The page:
Each province’s provincial legislation uses its own means to determine the value of the estate for probate purposes. For example, the probate regime in Ontario has changed, leading to further analysis as to what the intent of the transferor truly was when entering a joint tenancy arrangement.
Effective January 1, 2015, the Estate Information Return (EIR) Guide indicates assets that are beneficially owned by the deceased, even though legal title resides in another person, must be included in the EIR as forming part of the estate. The guide refers to joint bank accounts where “the deceased’s estate continues on as an owner” as having to be included. There are also other references in the guide requiring assets that the deceased had a beneficial interest in be disclosed.
As previously discussed, the legal principles in the Pecore decision indicate certain assets that are held joint with right of survivorship between a parent and an adult child are presumed to be beneficially owned by the parent by way of a resulting trust. To rebut this presumption, there must be evidence that indicates the transfer was intended to be a gift.
For the estate trustee, this presents a bit of a conundrum. At this point, the Ontario Ministry of Finance will apply the presumption of resulting trust to transfers between a parent and an adult child and may challenge such joint tenancy arrangements as a result. If the Ministry argues successfully that a resulting trust existed, probate fees will apply. Therefore, it’s important to make sure that good evidence exists as to the intent of the transferor at the time of entering the joint tenancy arrangement.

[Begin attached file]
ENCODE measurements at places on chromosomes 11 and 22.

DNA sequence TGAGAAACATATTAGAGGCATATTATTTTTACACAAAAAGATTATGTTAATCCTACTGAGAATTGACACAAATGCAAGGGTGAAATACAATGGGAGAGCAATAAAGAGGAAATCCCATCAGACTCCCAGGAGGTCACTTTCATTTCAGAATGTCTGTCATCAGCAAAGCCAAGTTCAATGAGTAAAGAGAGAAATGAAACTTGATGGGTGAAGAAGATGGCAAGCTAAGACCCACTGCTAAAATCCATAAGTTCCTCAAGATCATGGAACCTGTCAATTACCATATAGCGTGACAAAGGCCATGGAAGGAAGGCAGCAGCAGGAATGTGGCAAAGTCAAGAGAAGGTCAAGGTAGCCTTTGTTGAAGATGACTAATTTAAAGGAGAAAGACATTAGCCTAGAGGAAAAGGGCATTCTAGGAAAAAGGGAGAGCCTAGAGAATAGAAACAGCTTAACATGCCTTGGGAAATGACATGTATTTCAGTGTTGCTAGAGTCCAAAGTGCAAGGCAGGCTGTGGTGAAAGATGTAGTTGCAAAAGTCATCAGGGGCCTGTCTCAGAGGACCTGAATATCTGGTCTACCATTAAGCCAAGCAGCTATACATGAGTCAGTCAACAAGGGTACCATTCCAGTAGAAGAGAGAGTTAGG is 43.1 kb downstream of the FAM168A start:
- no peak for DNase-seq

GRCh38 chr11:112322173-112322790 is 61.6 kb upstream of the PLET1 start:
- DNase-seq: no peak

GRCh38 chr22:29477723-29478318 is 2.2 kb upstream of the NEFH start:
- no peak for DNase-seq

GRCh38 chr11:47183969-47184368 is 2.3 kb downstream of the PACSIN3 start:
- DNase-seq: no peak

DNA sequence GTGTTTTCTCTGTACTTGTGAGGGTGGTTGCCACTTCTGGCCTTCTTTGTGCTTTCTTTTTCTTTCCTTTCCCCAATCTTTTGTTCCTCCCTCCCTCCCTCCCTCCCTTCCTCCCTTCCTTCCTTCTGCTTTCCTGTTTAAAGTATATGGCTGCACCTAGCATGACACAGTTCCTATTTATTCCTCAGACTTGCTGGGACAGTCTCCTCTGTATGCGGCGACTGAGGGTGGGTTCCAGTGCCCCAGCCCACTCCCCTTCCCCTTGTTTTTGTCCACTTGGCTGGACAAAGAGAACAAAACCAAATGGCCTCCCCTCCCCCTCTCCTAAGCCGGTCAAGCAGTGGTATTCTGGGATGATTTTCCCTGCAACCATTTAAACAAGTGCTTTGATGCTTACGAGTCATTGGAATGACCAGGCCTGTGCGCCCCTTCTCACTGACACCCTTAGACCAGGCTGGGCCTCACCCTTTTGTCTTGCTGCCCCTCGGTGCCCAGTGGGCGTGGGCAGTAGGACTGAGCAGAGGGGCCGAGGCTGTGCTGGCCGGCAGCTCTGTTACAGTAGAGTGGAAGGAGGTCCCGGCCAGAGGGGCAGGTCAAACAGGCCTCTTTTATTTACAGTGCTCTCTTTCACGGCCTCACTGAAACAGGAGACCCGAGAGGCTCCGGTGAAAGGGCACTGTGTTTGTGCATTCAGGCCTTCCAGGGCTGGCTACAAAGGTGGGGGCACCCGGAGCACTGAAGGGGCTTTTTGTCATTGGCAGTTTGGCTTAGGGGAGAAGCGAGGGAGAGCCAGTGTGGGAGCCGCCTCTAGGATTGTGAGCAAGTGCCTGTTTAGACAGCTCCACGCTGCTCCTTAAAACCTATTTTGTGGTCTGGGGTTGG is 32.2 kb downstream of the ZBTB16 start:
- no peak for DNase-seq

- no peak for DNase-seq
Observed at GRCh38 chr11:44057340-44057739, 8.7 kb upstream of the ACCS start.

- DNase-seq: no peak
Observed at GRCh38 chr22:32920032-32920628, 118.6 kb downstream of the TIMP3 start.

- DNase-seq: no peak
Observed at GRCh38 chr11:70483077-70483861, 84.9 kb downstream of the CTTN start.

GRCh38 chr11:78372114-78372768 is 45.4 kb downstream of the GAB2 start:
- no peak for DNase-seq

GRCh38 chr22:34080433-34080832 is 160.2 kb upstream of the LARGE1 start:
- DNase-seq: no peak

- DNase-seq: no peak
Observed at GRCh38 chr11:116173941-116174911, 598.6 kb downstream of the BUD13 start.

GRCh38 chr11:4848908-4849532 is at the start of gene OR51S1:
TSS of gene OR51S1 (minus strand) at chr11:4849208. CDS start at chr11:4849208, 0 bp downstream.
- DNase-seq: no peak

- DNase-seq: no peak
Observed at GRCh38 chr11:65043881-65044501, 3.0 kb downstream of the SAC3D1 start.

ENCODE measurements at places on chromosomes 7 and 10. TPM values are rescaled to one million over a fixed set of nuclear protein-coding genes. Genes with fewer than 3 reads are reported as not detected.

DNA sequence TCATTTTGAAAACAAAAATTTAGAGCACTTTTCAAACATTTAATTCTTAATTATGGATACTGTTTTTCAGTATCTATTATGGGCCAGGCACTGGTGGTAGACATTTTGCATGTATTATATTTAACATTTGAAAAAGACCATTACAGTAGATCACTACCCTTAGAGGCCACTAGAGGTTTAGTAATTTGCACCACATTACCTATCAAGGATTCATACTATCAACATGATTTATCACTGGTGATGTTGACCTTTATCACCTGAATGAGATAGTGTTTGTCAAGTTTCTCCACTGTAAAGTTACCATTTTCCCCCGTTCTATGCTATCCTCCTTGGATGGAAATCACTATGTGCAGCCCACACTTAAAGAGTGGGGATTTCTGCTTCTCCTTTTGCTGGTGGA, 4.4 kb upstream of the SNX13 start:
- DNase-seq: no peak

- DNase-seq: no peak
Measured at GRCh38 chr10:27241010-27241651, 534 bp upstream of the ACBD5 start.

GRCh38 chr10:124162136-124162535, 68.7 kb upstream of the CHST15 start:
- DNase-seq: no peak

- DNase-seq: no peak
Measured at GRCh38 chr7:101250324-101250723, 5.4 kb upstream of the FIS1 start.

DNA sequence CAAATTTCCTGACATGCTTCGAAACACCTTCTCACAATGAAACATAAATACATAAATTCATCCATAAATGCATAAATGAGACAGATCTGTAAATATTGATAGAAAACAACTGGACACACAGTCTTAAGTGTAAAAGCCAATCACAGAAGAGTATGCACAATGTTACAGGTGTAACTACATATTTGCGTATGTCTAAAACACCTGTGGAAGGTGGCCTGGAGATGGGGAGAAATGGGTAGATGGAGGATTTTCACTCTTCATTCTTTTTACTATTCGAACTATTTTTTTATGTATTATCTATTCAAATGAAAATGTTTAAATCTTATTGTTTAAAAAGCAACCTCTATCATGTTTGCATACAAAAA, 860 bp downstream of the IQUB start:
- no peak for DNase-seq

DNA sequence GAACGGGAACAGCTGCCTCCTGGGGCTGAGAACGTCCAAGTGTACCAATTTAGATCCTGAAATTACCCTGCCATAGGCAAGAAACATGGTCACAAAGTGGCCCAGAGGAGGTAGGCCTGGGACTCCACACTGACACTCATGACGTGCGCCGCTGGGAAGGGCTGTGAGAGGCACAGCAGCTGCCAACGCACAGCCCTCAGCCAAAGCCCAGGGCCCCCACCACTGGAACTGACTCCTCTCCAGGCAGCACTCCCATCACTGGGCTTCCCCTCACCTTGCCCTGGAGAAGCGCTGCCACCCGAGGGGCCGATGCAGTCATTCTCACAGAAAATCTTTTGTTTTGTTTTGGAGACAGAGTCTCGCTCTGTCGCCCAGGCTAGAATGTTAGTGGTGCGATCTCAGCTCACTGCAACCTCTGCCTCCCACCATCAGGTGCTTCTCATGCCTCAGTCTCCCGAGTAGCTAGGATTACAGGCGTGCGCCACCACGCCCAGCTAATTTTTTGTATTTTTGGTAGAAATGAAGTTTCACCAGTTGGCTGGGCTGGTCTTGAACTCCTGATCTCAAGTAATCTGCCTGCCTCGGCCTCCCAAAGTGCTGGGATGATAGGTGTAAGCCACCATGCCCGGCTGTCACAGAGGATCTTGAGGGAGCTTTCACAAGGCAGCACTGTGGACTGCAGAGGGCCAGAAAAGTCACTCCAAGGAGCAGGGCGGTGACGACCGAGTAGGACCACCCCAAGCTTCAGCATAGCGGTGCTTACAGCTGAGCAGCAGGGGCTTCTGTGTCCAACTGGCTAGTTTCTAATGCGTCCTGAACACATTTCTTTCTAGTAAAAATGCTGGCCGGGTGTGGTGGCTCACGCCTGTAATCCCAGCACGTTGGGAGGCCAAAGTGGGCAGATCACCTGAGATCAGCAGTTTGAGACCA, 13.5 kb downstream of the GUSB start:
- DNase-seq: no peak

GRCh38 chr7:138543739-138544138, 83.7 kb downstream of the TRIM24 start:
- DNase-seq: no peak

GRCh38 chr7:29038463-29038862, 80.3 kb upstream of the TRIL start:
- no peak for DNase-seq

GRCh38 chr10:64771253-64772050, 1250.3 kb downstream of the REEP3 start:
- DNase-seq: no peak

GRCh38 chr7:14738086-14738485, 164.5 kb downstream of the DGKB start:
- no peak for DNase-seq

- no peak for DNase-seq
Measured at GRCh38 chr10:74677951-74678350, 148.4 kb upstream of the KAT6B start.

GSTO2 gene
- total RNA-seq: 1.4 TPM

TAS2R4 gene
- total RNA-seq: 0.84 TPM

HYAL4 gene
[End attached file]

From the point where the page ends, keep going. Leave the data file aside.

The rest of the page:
Use of designations in insurance products
Both Pecore and Madsen Estate, and the cases that have followed, illustrate the problems that arise with joint ownership strategies if not well documented. Now more than ever, designations in insurance products provide a very attractive alternative to a joint tenancy arrangement.
Designations in insurance products — including guaranteed investment certificates (GICs) issued by insurance companies, payout annuity products, segregated fund products, and life insurance products — are methods that many individuals should be using instead of transferring financial assets. Heirs will receive their bequests quicker than would be the case where assets are being distributed under a will. In addition to savings in probate fees and other costs associated with administering an estate (legal fees, accounting fees, etc.), insurance products may offer other advantages (such as death benefit and maturity guarantees for segregated fund products, and potential creditor protection).
A qualified estate planner can give advice on the appropriate use of a few other strategies, including trusts, beneficiary designations for insurance products, annuity settlement options that may be available for payouts under insurance products, gifts prior to death, etc.
1 Statistics Canada: Marital Status: Overview, 2011
This document is not intended for use in the province of Quebec. An automatic right of survivorship does not exist under Quebec law.
The commentary in this publication is for general information only and should not be considered investment or tax advice to any party. Individuals should seek the advice of professionals to ensure that any action taken with respect to this information is appropriate to their specific situation. Manulife, Manulife Investment Management, the Stylized M Design, and Manulife Investment Management & Stylized M Design are trademarks of The Manufacturers Life Insurance Company and are used by it, and by its affiliates under license.